SPRUCE FLOORING & MILLWORK
NO ONE HAS IT EXCEPT THE JOINERY
Spruce trees are among the most widespread conifers in Central and Northern Europe. It is sometimes referred to as “spruce-fir”. The main difference between the two is that spruce is a resinous wood, and fir is not. The spruce wood, which tends to be reddish-white, turns yellowish-brown over time due to the influence of air and light.
Fine furniture often has interiors and backs made of Spruce. Spruce can be found in antiques of all epochs. The wood was inexpensive, easy to obtain and easy to work. Spruce was often used as solid wood for simple and rural furniture. However, for back panels, shelves, and drawers for even the finest furniture, Spruce was almost always the cabinetmaker`s first choice. Spruce was also in demand as the secondary wood in framed furniture.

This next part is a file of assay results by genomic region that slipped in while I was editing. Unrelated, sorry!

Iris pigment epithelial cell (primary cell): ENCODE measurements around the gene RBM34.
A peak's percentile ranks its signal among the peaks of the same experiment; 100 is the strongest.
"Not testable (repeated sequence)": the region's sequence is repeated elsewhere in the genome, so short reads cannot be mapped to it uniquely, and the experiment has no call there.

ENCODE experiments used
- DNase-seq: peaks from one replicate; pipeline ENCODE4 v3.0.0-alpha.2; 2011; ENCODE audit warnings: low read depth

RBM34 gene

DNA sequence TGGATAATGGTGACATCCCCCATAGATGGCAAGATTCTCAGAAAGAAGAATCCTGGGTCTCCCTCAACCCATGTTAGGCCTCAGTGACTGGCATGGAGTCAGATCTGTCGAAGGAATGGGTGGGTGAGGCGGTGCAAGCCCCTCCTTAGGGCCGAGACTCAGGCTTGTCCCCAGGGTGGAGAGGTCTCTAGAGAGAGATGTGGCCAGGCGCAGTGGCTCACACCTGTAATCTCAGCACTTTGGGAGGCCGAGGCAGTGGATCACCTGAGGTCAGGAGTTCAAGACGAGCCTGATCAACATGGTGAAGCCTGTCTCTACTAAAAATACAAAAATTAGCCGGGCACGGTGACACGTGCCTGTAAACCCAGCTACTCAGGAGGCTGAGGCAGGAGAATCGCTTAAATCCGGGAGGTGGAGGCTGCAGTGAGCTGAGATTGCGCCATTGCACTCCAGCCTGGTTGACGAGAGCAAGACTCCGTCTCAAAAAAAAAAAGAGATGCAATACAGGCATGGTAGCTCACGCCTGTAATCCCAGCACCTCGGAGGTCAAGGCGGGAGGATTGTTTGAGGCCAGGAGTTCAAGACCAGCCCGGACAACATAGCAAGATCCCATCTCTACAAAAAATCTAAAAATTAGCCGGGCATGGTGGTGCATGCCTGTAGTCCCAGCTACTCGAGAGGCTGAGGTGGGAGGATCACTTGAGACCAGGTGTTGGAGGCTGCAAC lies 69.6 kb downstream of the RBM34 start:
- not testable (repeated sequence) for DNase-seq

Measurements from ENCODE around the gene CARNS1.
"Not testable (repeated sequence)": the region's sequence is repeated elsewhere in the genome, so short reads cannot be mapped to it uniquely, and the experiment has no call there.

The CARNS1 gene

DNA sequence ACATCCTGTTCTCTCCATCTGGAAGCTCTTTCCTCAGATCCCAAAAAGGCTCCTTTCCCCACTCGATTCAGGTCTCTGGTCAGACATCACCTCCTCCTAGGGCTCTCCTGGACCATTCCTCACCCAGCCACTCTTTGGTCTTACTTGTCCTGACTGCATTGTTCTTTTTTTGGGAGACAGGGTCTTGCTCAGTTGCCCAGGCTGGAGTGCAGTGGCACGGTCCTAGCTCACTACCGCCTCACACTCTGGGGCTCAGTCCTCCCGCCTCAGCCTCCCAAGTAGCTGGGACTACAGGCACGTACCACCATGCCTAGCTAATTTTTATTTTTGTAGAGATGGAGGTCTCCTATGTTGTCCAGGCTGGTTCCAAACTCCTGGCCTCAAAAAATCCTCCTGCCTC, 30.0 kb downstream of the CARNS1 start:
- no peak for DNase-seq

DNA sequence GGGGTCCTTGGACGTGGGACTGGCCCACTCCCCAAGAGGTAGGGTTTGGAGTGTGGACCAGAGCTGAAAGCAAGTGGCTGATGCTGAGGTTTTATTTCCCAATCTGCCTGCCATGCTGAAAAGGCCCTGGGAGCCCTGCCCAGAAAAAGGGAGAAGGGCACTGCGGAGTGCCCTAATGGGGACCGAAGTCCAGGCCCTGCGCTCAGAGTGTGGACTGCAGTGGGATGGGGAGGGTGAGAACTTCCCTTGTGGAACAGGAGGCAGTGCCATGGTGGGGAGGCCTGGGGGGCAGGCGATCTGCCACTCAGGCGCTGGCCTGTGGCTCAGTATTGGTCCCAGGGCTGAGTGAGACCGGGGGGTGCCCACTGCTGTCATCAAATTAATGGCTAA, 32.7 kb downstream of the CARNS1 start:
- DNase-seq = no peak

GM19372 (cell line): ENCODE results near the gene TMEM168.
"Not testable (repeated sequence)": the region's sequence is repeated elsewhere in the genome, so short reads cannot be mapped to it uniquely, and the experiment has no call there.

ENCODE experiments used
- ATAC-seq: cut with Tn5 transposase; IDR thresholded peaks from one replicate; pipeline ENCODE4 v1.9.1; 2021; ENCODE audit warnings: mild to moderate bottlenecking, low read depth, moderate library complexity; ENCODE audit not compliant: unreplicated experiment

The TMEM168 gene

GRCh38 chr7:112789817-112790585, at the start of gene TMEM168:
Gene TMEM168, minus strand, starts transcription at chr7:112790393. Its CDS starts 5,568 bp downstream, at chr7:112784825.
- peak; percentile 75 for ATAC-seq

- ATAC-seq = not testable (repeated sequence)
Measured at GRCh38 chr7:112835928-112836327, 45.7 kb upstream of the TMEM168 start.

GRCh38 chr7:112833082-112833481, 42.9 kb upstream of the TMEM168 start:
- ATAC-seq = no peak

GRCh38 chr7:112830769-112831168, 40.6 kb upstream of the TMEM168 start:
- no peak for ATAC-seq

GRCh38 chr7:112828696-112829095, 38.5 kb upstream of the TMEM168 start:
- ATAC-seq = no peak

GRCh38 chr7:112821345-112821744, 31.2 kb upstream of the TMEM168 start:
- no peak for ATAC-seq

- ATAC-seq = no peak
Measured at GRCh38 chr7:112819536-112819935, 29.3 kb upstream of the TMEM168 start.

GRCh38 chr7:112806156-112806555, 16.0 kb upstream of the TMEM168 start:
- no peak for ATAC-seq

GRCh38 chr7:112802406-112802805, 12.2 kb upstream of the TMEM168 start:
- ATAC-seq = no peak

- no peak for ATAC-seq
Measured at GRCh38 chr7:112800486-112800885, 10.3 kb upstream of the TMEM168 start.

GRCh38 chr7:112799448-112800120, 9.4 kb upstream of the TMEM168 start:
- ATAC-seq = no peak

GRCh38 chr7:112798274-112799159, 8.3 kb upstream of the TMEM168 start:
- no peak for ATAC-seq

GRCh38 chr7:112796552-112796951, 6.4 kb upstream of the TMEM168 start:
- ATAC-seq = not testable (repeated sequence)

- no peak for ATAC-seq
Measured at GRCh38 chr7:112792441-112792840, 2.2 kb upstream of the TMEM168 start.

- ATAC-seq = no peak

Red Spruce is often referred to as “Adirondack spruce” in the music business. It is highly prized for its weight, stiffness, and excellent tonal qualities. It has been traditionally used for the soundboards (tops) of guitars, mandolins, violins, and other stringed instruments. Spruce is loved and respected greatly by musicians for its tonal qualities.
Today, spruce is still very popular and suitable wood for all kinds of interior woodwork and furniture. The wood is very lightweight. And, it dries well and quickly. It`s easy to work with, and is good for slicing, peeling, carving, and turning. However, wide plank Spruce is most highly sought after today for our special “aged” engineered floors.